Neglected K9 Found Dead After Handler Left Him Inside A Patrol Car In The Hot Weather

Dogs cannot sweat due to the lack of sweat glands in their body, instead they get rid of body heat through panting and with minimal help from the sweat glands found only in their footpads. That is why during hot days, it is definitely torture for these dogs to stay in a hot room or place especially without water.

The Long Beach Police Department is in grief after they found one of their K9s a patrol car lifeless on 89-degree weather. The K9 was identified as 6-year old Belgian Malinois-German Shepherd mix named Ozzy, who was off duty at the time of the incident. Ozzy’s handler found him and brought him to the veterinary clinic to be examined; the case was also immediately reported to LBPD. The vet confirmed that the cause of death was heat-related
Ozzy has a tenure of 5 years in the Drug Investigations Section of the LBPD and has helped in recovering more than $25 million worth of cash and drugs. Aside from LBPD, he also worked with the DEA, FBI, ATF, and the U.S. Coast Guard.

LBPD posted the news on their Facebook page about the incident:
“Our department is mourning Ozzy’s loss as we would with any of our employees, our K-9’s are an indispensable part of our department, and we will continue to view them as our partners.” And continued, “We want to provide additional clarification, this unfortunate incident was not intentional, preliminary we believe this was an accident and we are taking all of the necessary steps to avoid this from happening again in the future.”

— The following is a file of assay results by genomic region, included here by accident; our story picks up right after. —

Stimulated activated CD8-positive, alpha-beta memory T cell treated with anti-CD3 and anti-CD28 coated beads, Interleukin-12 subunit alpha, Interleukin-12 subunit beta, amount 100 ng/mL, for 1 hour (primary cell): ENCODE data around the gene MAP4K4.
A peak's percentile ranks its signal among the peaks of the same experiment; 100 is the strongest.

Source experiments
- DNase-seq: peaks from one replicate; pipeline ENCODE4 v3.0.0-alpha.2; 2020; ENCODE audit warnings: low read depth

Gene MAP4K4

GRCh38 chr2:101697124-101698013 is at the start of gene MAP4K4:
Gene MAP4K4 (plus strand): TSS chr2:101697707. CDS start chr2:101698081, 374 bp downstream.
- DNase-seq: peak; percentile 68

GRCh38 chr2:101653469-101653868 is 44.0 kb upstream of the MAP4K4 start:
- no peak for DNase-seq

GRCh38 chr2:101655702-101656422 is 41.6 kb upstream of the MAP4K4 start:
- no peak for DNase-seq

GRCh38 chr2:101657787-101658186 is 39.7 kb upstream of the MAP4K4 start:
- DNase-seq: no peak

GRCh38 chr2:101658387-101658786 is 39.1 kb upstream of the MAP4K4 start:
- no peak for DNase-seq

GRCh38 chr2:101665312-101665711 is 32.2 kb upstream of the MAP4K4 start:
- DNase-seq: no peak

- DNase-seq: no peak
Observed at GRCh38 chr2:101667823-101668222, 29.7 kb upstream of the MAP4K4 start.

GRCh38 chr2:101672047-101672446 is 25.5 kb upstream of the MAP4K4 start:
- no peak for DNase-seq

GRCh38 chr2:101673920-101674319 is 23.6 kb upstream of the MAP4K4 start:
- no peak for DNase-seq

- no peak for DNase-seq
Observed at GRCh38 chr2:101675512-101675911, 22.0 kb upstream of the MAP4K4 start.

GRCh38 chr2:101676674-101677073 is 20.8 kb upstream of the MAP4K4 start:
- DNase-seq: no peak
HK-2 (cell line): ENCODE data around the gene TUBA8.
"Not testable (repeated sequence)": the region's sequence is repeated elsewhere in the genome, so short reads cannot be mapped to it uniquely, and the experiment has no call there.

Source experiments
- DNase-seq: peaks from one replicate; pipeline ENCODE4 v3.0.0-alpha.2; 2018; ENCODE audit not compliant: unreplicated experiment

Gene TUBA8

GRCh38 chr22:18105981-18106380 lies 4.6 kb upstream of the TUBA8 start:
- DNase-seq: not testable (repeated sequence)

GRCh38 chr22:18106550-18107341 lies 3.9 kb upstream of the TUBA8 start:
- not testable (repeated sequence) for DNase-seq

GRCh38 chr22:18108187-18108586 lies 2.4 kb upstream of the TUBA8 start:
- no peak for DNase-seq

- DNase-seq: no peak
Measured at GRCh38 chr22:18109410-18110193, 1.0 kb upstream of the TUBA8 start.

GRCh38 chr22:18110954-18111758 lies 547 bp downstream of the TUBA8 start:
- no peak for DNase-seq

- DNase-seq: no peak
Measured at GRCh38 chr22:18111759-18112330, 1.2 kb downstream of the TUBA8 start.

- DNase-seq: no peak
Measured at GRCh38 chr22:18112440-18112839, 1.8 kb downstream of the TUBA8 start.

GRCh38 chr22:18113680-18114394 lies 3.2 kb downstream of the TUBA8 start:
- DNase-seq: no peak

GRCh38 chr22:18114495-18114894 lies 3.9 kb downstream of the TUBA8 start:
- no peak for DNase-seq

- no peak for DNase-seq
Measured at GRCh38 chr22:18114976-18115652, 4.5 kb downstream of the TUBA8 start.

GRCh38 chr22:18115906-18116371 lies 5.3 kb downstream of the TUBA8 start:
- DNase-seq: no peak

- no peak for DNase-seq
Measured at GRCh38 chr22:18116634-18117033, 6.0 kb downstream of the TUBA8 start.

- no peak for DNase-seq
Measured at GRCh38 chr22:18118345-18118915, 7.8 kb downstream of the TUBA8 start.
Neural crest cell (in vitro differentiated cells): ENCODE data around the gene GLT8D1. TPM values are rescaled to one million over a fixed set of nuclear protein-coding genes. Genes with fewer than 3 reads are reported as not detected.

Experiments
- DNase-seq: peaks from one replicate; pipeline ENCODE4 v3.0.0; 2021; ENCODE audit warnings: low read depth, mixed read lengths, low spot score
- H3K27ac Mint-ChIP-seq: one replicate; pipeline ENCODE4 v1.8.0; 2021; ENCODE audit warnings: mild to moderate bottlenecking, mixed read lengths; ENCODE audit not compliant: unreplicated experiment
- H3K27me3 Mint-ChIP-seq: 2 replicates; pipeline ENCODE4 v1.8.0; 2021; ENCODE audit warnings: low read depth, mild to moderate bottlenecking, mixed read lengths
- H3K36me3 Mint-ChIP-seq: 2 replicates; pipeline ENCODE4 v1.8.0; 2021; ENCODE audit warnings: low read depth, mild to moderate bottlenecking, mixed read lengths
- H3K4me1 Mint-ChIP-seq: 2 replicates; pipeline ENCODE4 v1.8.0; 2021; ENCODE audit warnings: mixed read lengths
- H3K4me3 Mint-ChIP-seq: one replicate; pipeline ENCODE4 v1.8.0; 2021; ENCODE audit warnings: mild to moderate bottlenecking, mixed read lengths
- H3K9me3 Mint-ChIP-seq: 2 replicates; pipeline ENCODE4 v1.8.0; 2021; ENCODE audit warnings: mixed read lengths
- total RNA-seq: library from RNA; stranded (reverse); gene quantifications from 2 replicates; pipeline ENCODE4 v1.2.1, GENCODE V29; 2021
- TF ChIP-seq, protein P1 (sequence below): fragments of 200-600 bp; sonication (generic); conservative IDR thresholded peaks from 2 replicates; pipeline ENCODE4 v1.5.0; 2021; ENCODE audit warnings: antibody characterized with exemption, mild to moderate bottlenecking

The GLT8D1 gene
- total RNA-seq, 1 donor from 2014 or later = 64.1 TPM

Long Beach police Public Information Officer Arantxa Chavarria said that all patrol vehicles are equipped with a heat control system that sends out an alert to a mobile app in cases that the temperature of the vehicle increased too much. Unfortunately, it seems like the fail-safe equipment in the vehicle where Ozzy was left at was not working and has failed to send an alert to the handler.

There was no confirmation from LBPD if leaving K9s on a patrol vehicle was a standard procedure. Since the incident, all handlers check their vehicle’s heat controller system every start of the shift and the department are making an effort to prevent a similar incident from happening. In the state of California where the incident happened, leaving companion animal inside a vehicle unattended with poor conditions is considered a crime; and in any circumstance that another citizen witnessed it, it is legal for them to trespass the vehicle and save the animal.

15 minutes is all it takes for an animal left in high-temperature location before their brain is severely damaged. Animal rights advocates remind everyone that it is our responsibility to make sure that our companion animals are not exposed to extreme temperatures. If outdoors, it is necessary to leave the dog in a well-ventilated location with access to water and food.

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